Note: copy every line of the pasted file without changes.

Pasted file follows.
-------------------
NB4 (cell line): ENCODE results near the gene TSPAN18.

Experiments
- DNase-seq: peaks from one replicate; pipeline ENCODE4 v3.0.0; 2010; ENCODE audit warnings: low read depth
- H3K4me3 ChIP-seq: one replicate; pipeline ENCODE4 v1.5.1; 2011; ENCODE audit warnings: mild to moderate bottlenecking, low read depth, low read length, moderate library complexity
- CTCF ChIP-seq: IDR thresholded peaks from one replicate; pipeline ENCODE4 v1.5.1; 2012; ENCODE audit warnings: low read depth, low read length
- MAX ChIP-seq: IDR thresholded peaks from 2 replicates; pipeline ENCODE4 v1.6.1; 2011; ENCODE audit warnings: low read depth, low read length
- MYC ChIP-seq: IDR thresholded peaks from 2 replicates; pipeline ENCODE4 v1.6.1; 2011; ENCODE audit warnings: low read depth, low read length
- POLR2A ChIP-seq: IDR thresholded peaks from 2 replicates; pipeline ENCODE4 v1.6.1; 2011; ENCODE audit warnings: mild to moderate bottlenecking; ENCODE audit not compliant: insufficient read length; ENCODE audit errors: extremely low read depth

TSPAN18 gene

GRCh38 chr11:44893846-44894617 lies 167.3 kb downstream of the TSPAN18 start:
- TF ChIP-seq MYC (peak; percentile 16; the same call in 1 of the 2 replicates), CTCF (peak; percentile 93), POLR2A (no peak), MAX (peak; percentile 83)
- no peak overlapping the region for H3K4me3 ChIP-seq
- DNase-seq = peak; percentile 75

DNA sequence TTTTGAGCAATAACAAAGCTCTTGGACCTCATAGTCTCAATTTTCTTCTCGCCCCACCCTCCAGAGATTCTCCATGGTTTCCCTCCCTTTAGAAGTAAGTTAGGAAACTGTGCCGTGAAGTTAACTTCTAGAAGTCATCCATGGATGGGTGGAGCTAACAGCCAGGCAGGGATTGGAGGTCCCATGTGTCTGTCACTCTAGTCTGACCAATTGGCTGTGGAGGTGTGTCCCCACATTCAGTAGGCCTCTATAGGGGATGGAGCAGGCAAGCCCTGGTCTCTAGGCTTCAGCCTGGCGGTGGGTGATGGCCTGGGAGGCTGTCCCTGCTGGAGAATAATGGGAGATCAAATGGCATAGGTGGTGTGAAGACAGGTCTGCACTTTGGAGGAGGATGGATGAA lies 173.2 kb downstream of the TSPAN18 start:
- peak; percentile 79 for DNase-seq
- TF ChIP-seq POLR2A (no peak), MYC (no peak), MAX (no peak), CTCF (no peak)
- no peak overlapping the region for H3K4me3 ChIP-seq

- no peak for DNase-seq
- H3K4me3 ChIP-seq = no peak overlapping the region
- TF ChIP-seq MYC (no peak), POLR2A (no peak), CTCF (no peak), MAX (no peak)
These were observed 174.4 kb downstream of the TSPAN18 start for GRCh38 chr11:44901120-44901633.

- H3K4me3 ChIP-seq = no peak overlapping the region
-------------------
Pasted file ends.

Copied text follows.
NB4 (cell line): ENCODE results near the gene TSPAN18.

Experiments
- DNase-seq: peaks from one replicate; pipeline ENCODE4 v3.0.0; 2010; ENCODE audit warnings: low read depth
- H3K4me3 ChIP-seq: one replicate; pipeline ENCODE4 v1.5.1; 2011; ENCODE audit warnings: mild to moderate bottlenecking, low read depth, low read length, moderate library complexity
- CTCF ChIP-seq: IDR thresholded peaks from one replicate; pipeline ENCODE4 v1.5.1; 2012; ENCODE audit warnings: low read depth, low read length
- MAX ChIP-seq: IDR thresholded peaks from 2 replicates; pipeline ENCODE4 v1.6.1; 2011; ENCODE audit warnings: low read depth, low read length
- MYC ChIP-seq: IDR thresholded peaks from 2 replicates; pipeline ENCODE4 v1.6.1; 2011; ENCODE audit warnings: low read depth, low read length
- POLR2A ChIP-seq: IDR thresholded peaks from 2 replicates; pipeline ENCODE4 v1.6.1; 2011; ENCODE audit warnings: mild to moderate bottlenecking; ENCODE audit not compliant: insufficient read length; ENCODE audit errors: extremely low read depth

TSPAN18 gene

GRCh38 chr11:44893846-44894617 lies 167.3 kb downstream of the TSPAN18 start:
- TF ChIP-seq MYC (peak; percentile 16; the same call in 1 of the 2 replicates), CTCF (peak; percentile 93), POLR2A (no peak), MAX (peak; percentile 83)
- no peak overlapping the region for H3K4me3 ChIP-seq
- DNase-seq = peak; percentile 75

DNA sequence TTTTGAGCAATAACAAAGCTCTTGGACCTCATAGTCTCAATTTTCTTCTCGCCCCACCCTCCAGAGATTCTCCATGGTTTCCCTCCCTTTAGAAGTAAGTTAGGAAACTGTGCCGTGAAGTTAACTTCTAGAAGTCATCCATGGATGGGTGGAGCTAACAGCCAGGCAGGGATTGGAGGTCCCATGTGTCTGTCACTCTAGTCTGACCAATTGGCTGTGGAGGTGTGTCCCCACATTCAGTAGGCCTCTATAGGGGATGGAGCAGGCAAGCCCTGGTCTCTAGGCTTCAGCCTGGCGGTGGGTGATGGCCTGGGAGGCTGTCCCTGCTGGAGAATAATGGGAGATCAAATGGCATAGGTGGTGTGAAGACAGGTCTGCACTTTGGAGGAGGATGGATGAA lies 173.2 kb downstream of the TSPAN18 start:
- peak; percentile 79 for DNase-seq
- TF ChIP-seq POLR2A (no peak), MYC (no peak), MAX (no peak), CTCF (no peak)
- no peak overlapping the region for H3K4me3 ChIP-seq

- no peak for DNase-seq
- H3K4me3 ChIP-seq = no peak overlapping the region
- TF ChIP-seq MYC (no peak), POLR2A (no peak), CTCF (no peak), MAX (no peak)
These were observed 174.4 kb downstream of the TSPAN18 start for GRCh38 chr11:44901120-44901633.

- H3K4me3 ChIP-seq = no peak overlapping the region